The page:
“We came into the pandemic with no protocol in our collection, data storage and data release,” she said.
But she said there was also a lack of collaboration. “There was no communication between (the Department of Health) and us and I don’t know why,” she said. “I cannot say why they didn’t come to us and say, ‘What do you need?’ We had a few discussions, but for sure, not enough.”
For instance, Chyba said that her group could have helped model infections and hospitalizations in children if they were able to get the data.
The Department of Health does appear to be creating more protocols relating to the release of data. Before the pandemic, the department had created an internal Data Governance Committee. According to a policy document approved by Department of Health Director Libby Char in March 2021, the committee “is a decision-making body with authority and responsibility to make binding decisions for how information is managed, accessed, and released across the DOH enterprise.”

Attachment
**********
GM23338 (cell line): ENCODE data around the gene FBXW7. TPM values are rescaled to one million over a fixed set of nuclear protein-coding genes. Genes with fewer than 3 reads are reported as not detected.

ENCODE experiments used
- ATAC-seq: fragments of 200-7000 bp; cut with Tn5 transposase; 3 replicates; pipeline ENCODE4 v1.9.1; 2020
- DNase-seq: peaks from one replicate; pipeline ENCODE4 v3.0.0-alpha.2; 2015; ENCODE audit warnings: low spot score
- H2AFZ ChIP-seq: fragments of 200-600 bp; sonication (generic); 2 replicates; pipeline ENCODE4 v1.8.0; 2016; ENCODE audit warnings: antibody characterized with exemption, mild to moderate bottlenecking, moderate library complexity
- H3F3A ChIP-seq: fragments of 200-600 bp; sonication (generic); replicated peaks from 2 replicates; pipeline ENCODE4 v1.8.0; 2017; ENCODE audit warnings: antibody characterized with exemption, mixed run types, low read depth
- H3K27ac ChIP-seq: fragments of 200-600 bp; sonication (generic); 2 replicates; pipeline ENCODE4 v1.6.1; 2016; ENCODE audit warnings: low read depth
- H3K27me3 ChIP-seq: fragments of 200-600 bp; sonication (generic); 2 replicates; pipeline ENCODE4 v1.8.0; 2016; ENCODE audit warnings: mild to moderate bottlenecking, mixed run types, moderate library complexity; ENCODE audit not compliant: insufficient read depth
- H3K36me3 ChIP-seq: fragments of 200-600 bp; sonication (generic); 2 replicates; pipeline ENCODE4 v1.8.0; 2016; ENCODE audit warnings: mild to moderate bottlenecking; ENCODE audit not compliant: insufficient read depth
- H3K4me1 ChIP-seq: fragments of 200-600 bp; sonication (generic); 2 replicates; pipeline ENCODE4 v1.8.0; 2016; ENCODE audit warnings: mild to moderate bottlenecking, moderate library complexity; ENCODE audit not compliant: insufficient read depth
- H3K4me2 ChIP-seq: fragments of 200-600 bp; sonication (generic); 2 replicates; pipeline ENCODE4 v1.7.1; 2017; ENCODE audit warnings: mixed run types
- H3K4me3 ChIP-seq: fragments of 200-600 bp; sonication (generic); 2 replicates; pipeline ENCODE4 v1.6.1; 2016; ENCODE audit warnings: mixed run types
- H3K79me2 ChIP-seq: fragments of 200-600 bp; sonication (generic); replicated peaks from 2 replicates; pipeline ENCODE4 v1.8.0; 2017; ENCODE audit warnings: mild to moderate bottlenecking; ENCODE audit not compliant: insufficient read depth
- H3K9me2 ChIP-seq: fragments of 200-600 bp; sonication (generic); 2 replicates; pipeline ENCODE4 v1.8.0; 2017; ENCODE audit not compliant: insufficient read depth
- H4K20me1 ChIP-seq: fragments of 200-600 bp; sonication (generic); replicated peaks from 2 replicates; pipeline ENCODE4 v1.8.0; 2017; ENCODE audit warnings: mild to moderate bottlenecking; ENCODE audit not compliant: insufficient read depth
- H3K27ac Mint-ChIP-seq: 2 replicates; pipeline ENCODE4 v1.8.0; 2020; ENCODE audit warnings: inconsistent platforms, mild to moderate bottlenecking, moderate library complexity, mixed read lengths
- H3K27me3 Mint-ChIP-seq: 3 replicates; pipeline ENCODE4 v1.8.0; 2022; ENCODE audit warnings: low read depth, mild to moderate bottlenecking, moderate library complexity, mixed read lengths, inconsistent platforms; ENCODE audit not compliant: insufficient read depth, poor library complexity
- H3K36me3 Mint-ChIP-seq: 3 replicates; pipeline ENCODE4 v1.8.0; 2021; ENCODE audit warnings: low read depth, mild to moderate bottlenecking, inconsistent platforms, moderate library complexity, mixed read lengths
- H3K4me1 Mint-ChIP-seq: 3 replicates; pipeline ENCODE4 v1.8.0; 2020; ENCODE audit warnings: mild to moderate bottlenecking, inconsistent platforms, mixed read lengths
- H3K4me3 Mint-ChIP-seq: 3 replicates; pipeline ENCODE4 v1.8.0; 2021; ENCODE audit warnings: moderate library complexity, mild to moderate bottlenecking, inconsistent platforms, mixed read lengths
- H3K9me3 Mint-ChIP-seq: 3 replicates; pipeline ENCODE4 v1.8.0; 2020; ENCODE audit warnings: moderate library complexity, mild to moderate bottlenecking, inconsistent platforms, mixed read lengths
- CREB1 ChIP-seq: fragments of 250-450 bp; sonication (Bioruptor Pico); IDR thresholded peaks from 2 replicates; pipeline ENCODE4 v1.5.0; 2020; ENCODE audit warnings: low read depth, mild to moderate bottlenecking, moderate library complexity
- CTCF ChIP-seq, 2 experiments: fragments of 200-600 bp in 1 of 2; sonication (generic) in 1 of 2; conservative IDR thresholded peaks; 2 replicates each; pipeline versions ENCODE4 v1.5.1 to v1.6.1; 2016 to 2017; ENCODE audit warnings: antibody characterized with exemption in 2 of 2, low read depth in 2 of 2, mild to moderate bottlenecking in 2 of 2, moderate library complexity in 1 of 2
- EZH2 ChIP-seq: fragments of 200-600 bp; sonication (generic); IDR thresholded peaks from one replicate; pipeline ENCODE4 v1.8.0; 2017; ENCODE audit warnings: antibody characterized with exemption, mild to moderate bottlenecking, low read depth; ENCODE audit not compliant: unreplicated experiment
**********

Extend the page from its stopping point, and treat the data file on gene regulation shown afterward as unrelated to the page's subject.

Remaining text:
But the committee meets in private and none of the outside experts interviewed for this story were aware of the committee, which has been setting policies about the release of data.
For instance, the Department of Health cited the committee’s “small numbers policy” for denying a recent request by the Honolulu Star-Advertiser for COVID-related deaths broken down by ZIP codes. The newspaper was hoping to look for correlations between COVID deaths and vaccination rates. This information is released by jurisdictions throughout the country, but state health officials said releasing it for Hawaii could lead to privacy violations by making it possible to determine someone’s identity.
Miller said that didn’t make any sense.
“It’s not a believable explanation for why they are (withholding) this,” he said. “And why they have this committee without telling anybody that it existed — I just find that puzzling.”
Meanwhile, the Department of Health on Wednesday reported seven new coronavirus-related deaths, though didn’t provide any additional information on the deceased. There were 168 new confirmed and probable infections statewide, bringing the state’s totals since the start of the pandemic to 818 fatalities and 80,582 cases.